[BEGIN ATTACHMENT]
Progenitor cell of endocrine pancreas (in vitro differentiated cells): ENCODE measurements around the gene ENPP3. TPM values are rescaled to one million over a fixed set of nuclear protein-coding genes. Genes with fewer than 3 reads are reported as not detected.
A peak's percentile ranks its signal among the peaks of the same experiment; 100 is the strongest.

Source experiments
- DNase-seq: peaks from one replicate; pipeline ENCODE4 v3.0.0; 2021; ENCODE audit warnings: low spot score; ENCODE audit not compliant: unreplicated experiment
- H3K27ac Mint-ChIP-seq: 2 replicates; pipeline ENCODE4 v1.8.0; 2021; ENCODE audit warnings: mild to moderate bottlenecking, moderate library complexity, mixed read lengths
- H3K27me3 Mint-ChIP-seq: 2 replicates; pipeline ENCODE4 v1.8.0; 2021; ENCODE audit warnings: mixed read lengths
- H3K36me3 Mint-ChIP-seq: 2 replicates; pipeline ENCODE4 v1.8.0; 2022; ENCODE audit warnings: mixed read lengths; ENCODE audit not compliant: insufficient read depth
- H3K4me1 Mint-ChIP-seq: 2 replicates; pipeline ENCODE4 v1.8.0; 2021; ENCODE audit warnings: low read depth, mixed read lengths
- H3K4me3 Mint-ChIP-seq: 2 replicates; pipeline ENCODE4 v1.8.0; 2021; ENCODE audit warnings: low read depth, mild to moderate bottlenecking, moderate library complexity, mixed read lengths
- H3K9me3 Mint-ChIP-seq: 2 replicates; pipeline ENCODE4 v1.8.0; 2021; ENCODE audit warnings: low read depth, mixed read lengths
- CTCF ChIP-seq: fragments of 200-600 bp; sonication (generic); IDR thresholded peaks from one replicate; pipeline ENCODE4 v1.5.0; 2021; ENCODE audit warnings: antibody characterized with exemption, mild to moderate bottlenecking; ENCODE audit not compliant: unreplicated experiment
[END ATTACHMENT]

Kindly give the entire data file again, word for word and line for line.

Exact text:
Progenitor cell of endocrine pancreas (in vitro differentiated cells): ENCODE measurements around the gene ENPP3. TPM values are rescaled to one million over a fixed set of nuclear protein-coding genes. Genes with fewer than 3 reads are reported as not detected.
A peak's percentile ranks its signal among the peaks of the same experiment; 100 is the strongest.

Source experiments
- DNase-seq: peaks from one replicate; pipeline ENCODE4 v3.0.0; 2021; ENCODE audit warnings: low spot score; ENCODE audit not compliant: unreplicated experiment
- H3K27ac Mint-ChIP-seq: 2 replicates; pipeline ENCODE4 v1.8.0; 2021; ENCODE audit warnings: mild to moderate bottlenecking, moderate library complexity, mixed read lengths
- H3K27me3 Mint-ChIP-seq: 2 replicates; pipeline ENCODE4 v1.8.0; 2021; ENCODE audit warnings: mixed read lengths
- H3K36me3 Mint-ChIP-seq: 2 replicates; pipeline ENCODE4 v1.8.0; 2022; ENCODE audit warnings: mixed read lengths; ENCODE audit not compliant: insufficient read depth
- H3K4me1 Mint-ChIP-seq: 2 replicates; pipeline ENCODE4 v1.8.0; 2021; ENCODE audit warnings: low read depth, mixed read lengths
- H3K4me3 Mint-ChIP-seq: 2 replicates; pipeline ENCODE4 v1.8.0; 2021; ENCODE audit warnings: low read depth, mild to moderate bottlenecking, moderate library complexity, mixed read lengths
- H3K9me3 Mint-ChIP-seq: 2 replicates; pipeline ENCODE4 v1.8.0; 2021; ENCODE audit warnings: low read depth, mixed read lengths
- CTCF ChIP-seq: fragments of 200-600 bp; sonication (generic); IDR thresholded peaks from one replicate; pipeline ENCODE4 v1.5.0; 2021; ENCODE audit warnings: antibody characterized with exemption, mild to moderate bottlenecking; ENCODE audit not compliant: unreplicated experiment